3. Schools That Educate for Compliance and Not for Democracy.

Upon accepting the New York City Teacher of the Year Award on January 31, 1990, John Taylor Gatto upset many in attendance by stating: “The truth is that schools don’t really teach anything except how to obey orders. This is a great mystery to me because thousands of humane, caring people work in schools as teachers and aides and administrators, but the abstract logic of the institution overwhelms their individual contributions.

A generation ago, the problem of compulsory schooling as a vehicle for an authoritarian society was widely discussed, but as this problem has gotten worse, it is seldom discussed.

The nature of most classrooms, regardless of the subject matter, socializes students to be passive and directed by others, to follow orders, to take seriously the rewards and punishments of authorities, to pretend to care about things they don’t care about, and that they are impotent to affect their situation.

A teacher can lecture about democracy, but schools are essentially undemocratic places, and so democracy is not what is instilled in students. Jonathan Kozol in The Night Is Dark and I Am Far from Home focused on how school breaks us from courageous actions. Kozol explains how our schools teach us a kind of “inert concern” in which “caring”—in and of itself and without risking the consequences of actual action—is considered “ethical.” School teaches us that we are “moral and mature” if we politely assert our concerns, but the essence of school—its demand for compliance—teaches us not to act in a friction-causing manner.

4. “No Child Left Behind” and “Race to the Top.”

The corporatocracy has figured out a way to make our already authoritarian schools even more authoritarian. Democrat-Republican bipartisanship has resulted in wars in Afghanistan and Iraq, NAFTA, the PATRIOT Act, the War on Drugs, the Wall Street bailout, and educational policies such as “No Child Left Behind” and “Race to the Top.”

These policies are essentially standardized-testing tyranny that creates fear, which is antithetical to education for a democratic society. Fear forces students and teachers to constantly focus on the demands of test creators; it crushes curiosity, critical thinking, questioning authority, and challenging and resisting illegitimate authority.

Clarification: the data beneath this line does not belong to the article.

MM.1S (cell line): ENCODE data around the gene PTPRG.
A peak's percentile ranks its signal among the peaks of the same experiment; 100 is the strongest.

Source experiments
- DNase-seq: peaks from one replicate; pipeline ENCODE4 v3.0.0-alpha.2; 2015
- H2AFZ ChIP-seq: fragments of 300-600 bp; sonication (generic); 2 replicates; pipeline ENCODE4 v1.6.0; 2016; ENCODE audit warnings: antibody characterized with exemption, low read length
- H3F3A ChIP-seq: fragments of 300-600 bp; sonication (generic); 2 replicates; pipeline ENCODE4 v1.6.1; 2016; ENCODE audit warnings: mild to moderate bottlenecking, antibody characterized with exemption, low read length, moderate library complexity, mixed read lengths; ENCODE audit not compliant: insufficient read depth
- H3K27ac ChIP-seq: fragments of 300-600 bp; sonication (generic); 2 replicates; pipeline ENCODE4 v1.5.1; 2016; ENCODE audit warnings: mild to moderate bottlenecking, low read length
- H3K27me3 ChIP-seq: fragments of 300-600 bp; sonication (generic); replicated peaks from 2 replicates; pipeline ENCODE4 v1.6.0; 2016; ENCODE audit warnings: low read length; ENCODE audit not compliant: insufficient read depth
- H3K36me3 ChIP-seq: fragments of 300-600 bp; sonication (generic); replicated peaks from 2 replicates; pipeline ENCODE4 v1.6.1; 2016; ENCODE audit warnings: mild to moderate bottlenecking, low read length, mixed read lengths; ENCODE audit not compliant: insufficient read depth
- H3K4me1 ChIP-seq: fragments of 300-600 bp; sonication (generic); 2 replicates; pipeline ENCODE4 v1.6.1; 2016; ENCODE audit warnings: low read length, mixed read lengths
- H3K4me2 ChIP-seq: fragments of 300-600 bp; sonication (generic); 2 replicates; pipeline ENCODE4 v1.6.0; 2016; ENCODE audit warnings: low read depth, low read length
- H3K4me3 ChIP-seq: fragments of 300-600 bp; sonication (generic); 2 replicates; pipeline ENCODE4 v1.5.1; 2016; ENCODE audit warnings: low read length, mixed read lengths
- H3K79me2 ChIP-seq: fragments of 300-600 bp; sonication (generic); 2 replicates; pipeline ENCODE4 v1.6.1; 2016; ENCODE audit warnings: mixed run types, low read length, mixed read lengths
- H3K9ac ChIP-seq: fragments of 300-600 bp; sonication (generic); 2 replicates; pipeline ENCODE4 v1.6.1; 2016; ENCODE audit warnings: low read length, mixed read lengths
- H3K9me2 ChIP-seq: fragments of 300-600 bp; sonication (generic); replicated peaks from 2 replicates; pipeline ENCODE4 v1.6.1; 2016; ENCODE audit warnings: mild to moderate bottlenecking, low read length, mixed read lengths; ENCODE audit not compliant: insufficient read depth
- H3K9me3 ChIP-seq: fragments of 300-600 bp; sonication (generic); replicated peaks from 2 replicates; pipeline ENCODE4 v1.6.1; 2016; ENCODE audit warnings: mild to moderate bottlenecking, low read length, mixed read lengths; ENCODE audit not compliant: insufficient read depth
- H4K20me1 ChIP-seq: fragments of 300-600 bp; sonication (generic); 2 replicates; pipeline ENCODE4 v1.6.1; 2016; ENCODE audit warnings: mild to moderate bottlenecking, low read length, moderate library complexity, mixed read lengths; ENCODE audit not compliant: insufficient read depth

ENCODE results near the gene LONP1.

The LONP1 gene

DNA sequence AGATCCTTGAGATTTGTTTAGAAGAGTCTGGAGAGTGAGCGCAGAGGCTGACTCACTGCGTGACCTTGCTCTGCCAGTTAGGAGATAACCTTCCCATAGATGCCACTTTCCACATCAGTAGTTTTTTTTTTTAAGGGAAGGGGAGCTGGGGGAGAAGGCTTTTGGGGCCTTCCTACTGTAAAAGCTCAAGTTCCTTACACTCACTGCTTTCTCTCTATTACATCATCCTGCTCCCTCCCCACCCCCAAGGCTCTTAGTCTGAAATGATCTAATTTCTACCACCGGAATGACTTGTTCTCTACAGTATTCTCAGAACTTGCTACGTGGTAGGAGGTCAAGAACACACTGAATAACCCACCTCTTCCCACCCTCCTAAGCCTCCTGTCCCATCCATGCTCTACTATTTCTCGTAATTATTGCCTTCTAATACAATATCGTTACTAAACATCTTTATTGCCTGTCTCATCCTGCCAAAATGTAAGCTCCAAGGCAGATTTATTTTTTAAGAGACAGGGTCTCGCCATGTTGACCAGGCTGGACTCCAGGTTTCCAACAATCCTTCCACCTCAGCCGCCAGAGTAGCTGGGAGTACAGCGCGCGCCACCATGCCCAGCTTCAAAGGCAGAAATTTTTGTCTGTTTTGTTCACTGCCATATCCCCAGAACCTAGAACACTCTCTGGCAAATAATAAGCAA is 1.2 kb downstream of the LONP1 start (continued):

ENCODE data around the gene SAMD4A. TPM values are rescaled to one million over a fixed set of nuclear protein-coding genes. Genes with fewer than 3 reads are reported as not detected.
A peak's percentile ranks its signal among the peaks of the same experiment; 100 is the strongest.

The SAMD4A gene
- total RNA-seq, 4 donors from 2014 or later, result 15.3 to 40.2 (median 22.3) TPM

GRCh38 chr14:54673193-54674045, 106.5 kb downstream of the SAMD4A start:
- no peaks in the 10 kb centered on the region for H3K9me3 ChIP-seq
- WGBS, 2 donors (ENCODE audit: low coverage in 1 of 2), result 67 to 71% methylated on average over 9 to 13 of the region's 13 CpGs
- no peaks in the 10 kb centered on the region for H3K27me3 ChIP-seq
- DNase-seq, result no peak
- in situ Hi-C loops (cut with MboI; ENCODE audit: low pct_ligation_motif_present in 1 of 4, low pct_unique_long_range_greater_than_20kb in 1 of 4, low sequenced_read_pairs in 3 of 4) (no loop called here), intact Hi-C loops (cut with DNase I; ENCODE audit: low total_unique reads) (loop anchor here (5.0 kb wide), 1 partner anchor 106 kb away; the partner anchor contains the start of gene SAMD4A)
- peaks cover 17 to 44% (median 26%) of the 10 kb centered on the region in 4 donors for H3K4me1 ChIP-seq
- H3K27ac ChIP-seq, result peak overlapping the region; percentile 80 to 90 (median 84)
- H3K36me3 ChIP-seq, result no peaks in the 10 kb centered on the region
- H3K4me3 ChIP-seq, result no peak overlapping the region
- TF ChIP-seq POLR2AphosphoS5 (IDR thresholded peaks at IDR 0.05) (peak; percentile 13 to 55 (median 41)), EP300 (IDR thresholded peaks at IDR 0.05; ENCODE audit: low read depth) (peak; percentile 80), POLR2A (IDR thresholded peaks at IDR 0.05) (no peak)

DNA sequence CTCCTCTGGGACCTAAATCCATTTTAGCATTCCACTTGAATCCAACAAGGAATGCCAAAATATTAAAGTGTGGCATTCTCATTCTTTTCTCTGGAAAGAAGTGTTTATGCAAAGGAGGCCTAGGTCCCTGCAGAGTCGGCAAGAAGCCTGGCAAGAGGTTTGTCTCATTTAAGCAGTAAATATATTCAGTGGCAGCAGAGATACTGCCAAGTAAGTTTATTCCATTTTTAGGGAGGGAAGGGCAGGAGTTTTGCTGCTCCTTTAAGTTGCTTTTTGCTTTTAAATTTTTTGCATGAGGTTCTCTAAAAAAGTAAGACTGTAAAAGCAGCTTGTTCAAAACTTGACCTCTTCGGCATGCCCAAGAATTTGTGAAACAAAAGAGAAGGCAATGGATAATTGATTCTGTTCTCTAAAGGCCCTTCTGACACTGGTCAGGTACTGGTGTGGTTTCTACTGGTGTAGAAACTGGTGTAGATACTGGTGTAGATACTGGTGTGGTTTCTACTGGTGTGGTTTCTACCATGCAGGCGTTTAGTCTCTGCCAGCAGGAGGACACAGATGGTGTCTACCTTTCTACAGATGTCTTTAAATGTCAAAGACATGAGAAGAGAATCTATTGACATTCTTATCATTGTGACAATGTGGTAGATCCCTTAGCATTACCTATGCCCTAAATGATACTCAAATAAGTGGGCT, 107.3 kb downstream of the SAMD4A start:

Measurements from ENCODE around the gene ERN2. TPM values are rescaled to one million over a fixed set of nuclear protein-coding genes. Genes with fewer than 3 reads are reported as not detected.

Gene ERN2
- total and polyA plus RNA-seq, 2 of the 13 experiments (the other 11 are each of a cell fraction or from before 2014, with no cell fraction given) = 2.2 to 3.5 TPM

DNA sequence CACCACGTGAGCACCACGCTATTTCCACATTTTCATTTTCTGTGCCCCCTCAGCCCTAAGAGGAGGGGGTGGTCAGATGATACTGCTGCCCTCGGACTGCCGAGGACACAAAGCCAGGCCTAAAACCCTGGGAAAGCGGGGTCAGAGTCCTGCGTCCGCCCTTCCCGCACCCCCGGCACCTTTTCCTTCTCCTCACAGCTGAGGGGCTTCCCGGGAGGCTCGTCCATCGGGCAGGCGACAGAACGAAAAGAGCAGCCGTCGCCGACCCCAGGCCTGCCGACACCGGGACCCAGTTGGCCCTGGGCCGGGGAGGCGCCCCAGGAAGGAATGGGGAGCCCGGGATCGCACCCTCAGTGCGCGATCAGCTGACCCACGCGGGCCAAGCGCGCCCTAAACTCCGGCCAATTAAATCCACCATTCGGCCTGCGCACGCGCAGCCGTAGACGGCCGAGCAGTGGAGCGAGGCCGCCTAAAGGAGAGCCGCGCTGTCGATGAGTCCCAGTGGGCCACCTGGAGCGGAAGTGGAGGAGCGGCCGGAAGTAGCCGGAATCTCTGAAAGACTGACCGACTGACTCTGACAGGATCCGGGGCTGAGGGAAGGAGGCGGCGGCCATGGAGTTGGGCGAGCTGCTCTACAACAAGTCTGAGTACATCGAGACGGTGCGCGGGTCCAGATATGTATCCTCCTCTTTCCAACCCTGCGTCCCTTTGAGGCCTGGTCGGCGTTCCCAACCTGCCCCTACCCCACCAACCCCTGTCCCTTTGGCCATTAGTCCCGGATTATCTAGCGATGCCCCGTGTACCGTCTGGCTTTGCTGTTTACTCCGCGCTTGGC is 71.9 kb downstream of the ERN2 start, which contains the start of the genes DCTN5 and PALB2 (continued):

In a more democratic and less authoritarian society, one would evaluate the effectiveness of a teacher not by corporatocracy-sanctioned standardized tests but by asking students, parents, and a community if a teacher is inspiring students to be more curious, to read more, to learn independently, to enjoy thinking critically, to question authorities, and to challenge illegitimate authorities.

5. Shaming Young People Who Take EducationBut Not Their SchoolingSeriously. 

In a 2006 survey in the United States, it was found that 40 percent of children between first and third grade read every day, but by fourth grade, that rate declined to 29 percent. Despite the anti-educational impact of standard schools, children and their parents are increasingly propagandized to believe that disliking school means disliking learning. That was not always the case in the United States.

Mark Twain famously said, “I never let my schooling get in the way of my education.”

Toward the end of Twain’s life in 1900, only 6 percent of Americans graduated high school. Today, approximately 85 percent of Americans graduate high school, but this is good enough for Barack Obama who told us in 2009, “And dropping out of high school is no longer an option. It’s not just quitting on yourself, it’s quitting on your country.”

The more schooling Americans get, however, the more politically ignorant they are of America’s ongoing class war, and the more incapable they are of challenging the ruling class. In the 1880s and 1890s, American farmers with little or no schooling created a Populist movement that organized America’s largest-scale working people’s cooperative, formed a People’s Party that received 8 percent of the vote in 1892 presidential election, designed a “subtreasury” plan (that had it been implemented would have allowed easier credit for farmers and broke the power of large banks) and sent 40,000 lecturers across America to articulate it, and evidenced all kinds of sophisticated political ideas, strategies and tactics absent today from America’s well-schooled population.

Today, Americans who lack college degrees are increasingly shamed as “losers”; however, Gore Vidal and George Carlin, two of America’s most astute and articulate critics of the corporatocracy, never went to college, and Carlin dropped out of school in the ninth grade.

6. The Normalization of Surveillance.

The fear of being surveilled makes a population easier to control. While the National Security Agency (NSA) has received publicity for monitoring American citizen’s email and phone conversations, and while employer surveillance has become increasingly common in the United States, young Americans have become increasingly acquiescent to corporatocracy surveillance because, beginning at a young age, surveillance is routine in their lives. Parents routinely check Web sites for their kid’s latest test grades and completed assignments, and just like employers, are monitoring their children’s computers and Facebook pages.